Putin Rebukes Ukraine for Cutting Links With East RegionsAliaksandr Kudrytski and Ilya Arkhipov
Russian President Vladimir Putin responded to his isolation at a global summit over his role in fomenting fighting in Ukraine by chastising authorities in Kiev.
Putin said his counterpart in Ukraine, Petro Poroshenko, made a “big mistake” by moving to sever banking services and pull out state companies from two breakaway regions. He spoke after Group of 20 leaders berated Russia over the conflict at a summit in Brisbane, Australia.
“Why are the authorities in Kiev now cutting off these regions with their own hands?” Putin told reporters. “I do not understand this. Or rather, I understand that they want to save money, but this is not the right occasion and the right time to do this.”
Putin, who was told by fellow leaders to stop arming pro-Russian rebels, said he was leaving the G-20 gathering early to get some sleep on the flight home before tomorrow’s meetings. Russia has rejected accusations that it’s supplying manpower and weapons to support the insurgents who have carved out separatist republics in eastern Ukraine.
The government in Kiev is moving to revoke the special status and cut off links with rebel-held areas of the regions of Luhansk and Donetsk after they held elections two weeks ago that Ukraine considers illegitimate.
Under a presidential decree issued yesterday, state companies and institutions were ordered to suspend work and evacuate employees with their consent. The central bank must stop Ukrainian lenders from servicing accounts used by individuals and companies in the breakaway areas, according to the document on Poroshenko’s website.
“This is a big mistake because in this way they are cutting off these regions with their own hands,” Putin said, adding that he wants to discuss the decision with Poroshenko. “I do not think this a fatal blow though. I hope that life and practice in reality will yet make their adjustments to these plans.”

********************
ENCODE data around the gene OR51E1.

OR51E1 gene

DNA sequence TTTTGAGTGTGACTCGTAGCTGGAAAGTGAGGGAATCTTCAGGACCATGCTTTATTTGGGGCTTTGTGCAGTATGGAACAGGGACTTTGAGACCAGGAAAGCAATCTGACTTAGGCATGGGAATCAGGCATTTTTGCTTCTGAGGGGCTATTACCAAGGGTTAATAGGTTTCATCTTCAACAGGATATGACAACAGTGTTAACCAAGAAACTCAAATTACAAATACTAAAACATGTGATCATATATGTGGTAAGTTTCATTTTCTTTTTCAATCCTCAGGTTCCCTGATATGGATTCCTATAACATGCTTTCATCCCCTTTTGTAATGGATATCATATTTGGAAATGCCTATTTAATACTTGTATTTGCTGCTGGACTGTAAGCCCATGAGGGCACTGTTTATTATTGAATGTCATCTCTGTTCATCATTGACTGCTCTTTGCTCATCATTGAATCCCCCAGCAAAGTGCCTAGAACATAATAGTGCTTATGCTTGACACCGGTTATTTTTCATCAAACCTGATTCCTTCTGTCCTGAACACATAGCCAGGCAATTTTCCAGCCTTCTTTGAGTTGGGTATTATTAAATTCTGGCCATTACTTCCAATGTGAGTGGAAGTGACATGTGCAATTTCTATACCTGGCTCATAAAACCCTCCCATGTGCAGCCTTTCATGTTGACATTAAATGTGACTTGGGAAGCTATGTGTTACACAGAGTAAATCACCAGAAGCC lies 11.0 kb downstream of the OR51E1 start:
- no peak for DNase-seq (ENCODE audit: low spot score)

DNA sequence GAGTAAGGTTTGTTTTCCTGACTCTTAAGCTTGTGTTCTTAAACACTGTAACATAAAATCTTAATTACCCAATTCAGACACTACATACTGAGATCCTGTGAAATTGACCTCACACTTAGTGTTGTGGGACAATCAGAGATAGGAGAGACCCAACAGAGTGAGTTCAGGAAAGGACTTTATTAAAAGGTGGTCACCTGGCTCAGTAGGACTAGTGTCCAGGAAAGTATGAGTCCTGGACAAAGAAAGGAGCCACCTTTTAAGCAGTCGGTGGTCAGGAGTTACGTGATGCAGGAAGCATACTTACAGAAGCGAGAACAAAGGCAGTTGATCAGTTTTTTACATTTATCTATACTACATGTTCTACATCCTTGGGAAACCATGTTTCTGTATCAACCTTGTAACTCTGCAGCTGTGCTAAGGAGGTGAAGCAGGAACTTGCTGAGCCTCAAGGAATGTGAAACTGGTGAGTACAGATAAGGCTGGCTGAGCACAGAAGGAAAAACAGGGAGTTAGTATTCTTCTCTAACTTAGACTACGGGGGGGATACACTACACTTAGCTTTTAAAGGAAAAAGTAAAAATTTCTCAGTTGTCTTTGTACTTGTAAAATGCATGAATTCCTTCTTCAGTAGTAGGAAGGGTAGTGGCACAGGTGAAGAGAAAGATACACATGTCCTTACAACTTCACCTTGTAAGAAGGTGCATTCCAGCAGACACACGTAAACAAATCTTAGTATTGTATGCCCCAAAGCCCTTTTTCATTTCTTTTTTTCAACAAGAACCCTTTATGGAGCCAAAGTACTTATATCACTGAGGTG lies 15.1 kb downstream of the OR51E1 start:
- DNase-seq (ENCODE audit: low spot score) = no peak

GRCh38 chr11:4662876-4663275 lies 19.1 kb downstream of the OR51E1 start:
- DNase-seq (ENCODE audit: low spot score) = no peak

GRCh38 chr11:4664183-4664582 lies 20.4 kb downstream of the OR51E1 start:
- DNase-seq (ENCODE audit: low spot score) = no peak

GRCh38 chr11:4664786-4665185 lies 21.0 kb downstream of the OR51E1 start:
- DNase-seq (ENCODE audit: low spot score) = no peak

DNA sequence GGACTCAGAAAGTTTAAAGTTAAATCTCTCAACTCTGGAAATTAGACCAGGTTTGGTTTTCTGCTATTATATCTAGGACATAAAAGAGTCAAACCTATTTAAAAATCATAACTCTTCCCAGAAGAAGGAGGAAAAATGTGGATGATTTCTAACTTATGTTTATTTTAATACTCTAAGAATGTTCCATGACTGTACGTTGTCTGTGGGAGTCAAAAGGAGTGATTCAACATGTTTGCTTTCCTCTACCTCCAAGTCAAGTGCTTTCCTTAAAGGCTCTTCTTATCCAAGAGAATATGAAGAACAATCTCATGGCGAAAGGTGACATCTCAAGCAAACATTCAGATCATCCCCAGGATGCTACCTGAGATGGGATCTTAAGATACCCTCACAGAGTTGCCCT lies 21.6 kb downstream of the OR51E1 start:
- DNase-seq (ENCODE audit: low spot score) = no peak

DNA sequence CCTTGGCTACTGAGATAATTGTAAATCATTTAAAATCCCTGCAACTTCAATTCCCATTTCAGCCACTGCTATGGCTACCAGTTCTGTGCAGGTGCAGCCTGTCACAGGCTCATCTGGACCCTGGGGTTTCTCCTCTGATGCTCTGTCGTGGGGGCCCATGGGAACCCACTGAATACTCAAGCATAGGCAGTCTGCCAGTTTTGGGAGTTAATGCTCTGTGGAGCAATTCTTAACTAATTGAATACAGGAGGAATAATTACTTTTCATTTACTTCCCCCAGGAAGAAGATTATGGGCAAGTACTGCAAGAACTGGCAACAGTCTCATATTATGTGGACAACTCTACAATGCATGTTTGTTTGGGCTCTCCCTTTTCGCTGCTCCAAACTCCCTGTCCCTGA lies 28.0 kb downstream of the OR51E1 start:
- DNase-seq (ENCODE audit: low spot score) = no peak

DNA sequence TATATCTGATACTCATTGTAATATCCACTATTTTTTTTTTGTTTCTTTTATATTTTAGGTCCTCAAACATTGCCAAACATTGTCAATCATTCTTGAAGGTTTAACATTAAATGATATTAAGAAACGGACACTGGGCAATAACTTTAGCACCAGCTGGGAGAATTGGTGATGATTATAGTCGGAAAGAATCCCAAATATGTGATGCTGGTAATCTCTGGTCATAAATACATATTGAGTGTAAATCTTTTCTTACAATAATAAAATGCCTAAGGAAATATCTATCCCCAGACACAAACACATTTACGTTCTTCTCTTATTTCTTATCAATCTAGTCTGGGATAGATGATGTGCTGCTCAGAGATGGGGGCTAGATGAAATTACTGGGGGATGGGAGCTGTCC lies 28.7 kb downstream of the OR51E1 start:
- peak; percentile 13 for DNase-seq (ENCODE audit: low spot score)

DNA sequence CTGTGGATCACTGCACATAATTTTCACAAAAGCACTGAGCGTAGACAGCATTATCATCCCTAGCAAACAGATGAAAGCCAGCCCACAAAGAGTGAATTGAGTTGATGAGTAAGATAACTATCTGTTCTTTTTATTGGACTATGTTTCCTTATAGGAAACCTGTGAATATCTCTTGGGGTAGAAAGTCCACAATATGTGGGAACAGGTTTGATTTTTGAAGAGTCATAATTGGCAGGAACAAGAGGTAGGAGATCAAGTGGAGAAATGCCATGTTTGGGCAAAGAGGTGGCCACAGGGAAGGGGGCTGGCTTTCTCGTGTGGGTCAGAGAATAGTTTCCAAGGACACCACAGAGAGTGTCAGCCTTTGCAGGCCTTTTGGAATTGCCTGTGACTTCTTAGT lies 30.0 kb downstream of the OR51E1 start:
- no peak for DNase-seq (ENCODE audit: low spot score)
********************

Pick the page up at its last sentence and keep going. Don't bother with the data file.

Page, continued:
Foreign troops remain in Ukraine and the conflict won’t be “frozen” before they leave, Poroshenko said today in Bratislava after talks with Slovak President Andrej Kiska. The crisis can be solved in two weeks if the cease-fire agreement signed Sept. 5 in Minsk is implemented, combat stops and the border with Russia is secured and put under the oversight of the Organization for Security and Cooperation in Europe, Poroshenko said.
NATO Secretary General Jens Stoltenberg has accused Russia of bringing artillery, tanks, and rockets over the border into Ukraine, and the rebels of violating the peace accord.
Fighting continued to flare during the past day, with the insurgents clashing once with government troop and shelling their positions 26 times, according to the Defense Ministry in Kiev. Six soldiers were wounded and none killed, it said.
A humanitarian aid convoy carrying 450 metric tons of cargo arrived from Russia today in Makiyivka, a rebel-held town in the Donetsk region, Russia’s state-run news service RIA Novosti reported. That’s the seventh such delivery from Russia since August, according to RIA.
The Donetsk regional governor, who was appointed by the government in Kiev, said “public tensions” were mounting in the area as a result of fighting, missed pension and salary payments and rising prices for food medicine, Governor Oleksandr Kikhtenko said in a Nov. 14 statement.
The crisis in Ukraine overshadowed the G-20 summit, and European foreign ministers meeting tomorrow in Brussels will discuss expanding the list of individuals targeted by sanctions, according to German Chancellor Angela Merkel, who spoke with Putin for almost four hours during a late night meeting.
U.S. President Barack Obama, who met with European leaders on the sidelines of the summit to discuss the crisis, said Russia had the “opportunity to take a different path” on Ukraine or face continued isolation. He said he wasn’t ready to commit to increased sanctions on the country, saying the measures already in place “are biting plenty good.”
The crisis is the worst standoff between Russia and its former Cold War foes since the Iron Curtain fell 25 years ago. Putin told reporters he thought he and his fellow leaders now better understood each other on Ukraine after one-on-one talks on the issue.
“It might sound strange to you, but I think there are good hopes for being able to settle the situation” in Ukraine, Putin said. “What matters most for Russia is that there be respect for the interests of people throughout the country.”